Fed Chairman Ben Bernanke, who lobbied Congress for the rescue package, almost certainly will play a key role in its implementation. Early drafts of the law being considered Sunday would place the Fed chairman on an oversight board meant to monitor the new program, a role Mr. Bernanke effectively invited last week in testimony to Congress.
"I think it's very appropriate, indeed essential, for Congress to have very tough oversight over this program and that there be a set of principles under which the program operates and that there be close oversight," Mr. Bernanke said.
It's not uncommon for lawmakers to turn to the Fed for other government duties because of the Fed's reputation for nonpartisanship and technical skill. Former Fed chairman Alan Greenspan served on the oversight board of the Resolution Trust Corp., the 1990s program created to sell off assets of failed thrifts. And after Sept. 11, 2001, then-Fed Governor Edward Gramlich was named chairman of the Air Transportation Stabilization Board to oversee federal loan guarantees to airlines that suffered losses during the terrorist attacks. Fed Vice Chairman Donald Kohn later became the board's chairman.
Under the rescue plan, lawmakers also sought to give the Fed more flexibility in how it runs its operations. According to drafts circulating on Sunday, lawmakers would accelerate the date the Fed could begin paying interest on the reserves banks leave on deposit with the central bank, something it doesn't do now. Such a step would give the Fed more flexibility, by making it easier for the central bank to keep short-term interest rates at their targeted level.
Congress had planned to allow the Fed to begin paying interest on reserves in October 2011, but the draft of the rescue law permits that to happen next week instead.
Currently, the Fed manages interest rates through transactions with banks using its stockpile of Treasury securities holdings. In recent months, the Fed has put that stockpile to other uses -- including lending out those Treasury securities to Wall Street firms in need of reliable collateral to fund their operations. By paying interest on reserves banks leave with it, the Fed would be able to keep short-term interest rates where it wants them, and potentially widen its use of its balance sheet for other purposes.
Central bank officials return to work Monday with short-term bank funding markets still in deep distress, something that last week prompted the Federal Reserve Bank of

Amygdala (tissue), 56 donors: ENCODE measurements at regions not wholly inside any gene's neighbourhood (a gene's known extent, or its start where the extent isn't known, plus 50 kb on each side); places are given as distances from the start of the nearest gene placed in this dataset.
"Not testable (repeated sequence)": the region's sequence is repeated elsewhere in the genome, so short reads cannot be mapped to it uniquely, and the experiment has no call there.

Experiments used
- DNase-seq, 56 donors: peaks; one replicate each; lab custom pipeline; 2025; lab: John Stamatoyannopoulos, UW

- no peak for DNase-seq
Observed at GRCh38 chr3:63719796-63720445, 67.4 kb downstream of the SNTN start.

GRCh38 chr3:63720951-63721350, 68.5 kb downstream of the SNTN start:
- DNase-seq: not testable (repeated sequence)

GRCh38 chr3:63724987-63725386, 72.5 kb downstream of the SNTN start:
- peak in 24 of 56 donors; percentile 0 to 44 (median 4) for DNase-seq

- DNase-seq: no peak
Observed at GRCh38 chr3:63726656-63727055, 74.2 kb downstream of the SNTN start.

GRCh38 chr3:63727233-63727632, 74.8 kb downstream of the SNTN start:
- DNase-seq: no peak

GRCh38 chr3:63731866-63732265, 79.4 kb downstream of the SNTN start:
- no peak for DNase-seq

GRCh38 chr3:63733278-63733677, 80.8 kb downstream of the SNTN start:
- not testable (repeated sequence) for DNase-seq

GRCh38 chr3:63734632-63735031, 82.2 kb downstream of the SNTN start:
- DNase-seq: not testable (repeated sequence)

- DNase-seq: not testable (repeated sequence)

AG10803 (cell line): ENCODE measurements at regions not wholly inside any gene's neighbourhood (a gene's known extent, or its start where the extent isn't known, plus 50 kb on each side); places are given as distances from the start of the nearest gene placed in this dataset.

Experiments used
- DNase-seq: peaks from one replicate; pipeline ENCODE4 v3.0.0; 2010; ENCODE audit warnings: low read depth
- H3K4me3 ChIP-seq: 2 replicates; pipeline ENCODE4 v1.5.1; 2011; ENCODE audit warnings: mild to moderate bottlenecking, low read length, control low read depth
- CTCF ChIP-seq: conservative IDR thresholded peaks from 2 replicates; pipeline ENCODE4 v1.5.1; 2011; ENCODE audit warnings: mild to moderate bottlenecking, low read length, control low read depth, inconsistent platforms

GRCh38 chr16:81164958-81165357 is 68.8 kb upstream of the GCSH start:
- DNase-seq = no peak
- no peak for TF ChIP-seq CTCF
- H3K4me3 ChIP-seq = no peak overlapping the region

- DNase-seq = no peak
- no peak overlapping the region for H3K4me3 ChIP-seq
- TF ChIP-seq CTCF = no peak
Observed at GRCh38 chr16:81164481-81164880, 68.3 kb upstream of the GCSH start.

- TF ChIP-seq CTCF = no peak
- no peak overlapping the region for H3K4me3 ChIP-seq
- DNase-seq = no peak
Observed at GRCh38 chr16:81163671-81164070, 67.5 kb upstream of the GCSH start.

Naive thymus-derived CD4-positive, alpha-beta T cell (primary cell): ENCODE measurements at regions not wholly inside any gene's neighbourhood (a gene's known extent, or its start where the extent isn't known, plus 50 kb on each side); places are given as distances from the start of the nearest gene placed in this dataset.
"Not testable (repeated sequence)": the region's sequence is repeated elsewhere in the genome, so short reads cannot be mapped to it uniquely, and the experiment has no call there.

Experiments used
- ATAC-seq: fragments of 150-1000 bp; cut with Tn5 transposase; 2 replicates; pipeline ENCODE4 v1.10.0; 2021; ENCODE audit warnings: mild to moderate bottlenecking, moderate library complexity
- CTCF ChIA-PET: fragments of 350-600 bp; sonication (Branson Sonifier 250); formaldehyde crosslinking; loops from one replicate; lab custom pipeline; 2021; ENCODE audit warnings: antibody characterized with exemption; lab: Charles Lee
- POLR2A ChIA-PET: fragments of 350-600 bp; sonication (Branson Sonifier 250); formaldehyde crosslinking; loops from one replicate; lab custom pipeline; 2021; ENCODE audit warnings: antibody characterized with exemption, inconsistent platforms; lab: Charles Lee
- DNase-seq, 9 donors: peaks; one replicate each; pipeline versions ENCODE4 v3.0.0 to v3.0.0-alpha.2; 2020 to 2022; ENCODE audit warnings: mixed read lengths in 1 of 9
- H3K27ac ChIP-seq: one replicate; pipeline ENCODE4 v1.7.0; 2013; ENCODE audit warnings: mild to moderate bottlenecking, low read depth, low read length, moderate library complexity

The $700 billion rescue plan will help to alleviate pressure on the Fed in other ways. By helping banks to take bad assets off of their own balance sheets, it lowers the likelihood of the kind of market chaos that shocked officials in the past two weeks. Through its lending operations, the Fed has taken riskier assets on to its own balance sheet in recent months.
"This plan uses fiscal policy to help fix a balance sheet problem in
The continuing Fed role in the $700 billion bailout is also bound to keep Mr. Bernanke in the political spotlight. Throughout the crisis, Fed officials sought to let the Treasury and Congress handle cases that might involve the direct use of taxpayer funds. Even when the Fed had the lead role, such as dealing with potential financial-system disruptions from Bear Stearns's failure, the Fed deferred to Treasury Secretary Henry Paulson and consulted with lawmakers before acting.
But Treasury officials made sure to keep the Fed close at their side. When Treasury officials planned their initial response to Fannie Mae and Freddie Mac in July, seeking greater congressional authority over the two firms, Mr. Paulson included a provision giving the Fed a "consultative role" with another regulator in setting the two firms' capital requirements.
The Fed chairman joined Mr. Paulson at emergency meetings with President Bush and congressional leaders 10 days ago to urge quick action. Over the course of the following week, he participated in numerous conference calls and private meetings along with three long hearings.By: John Hilsenath and Sudeep Reddy
The Wall Street Journal; September 30, 2008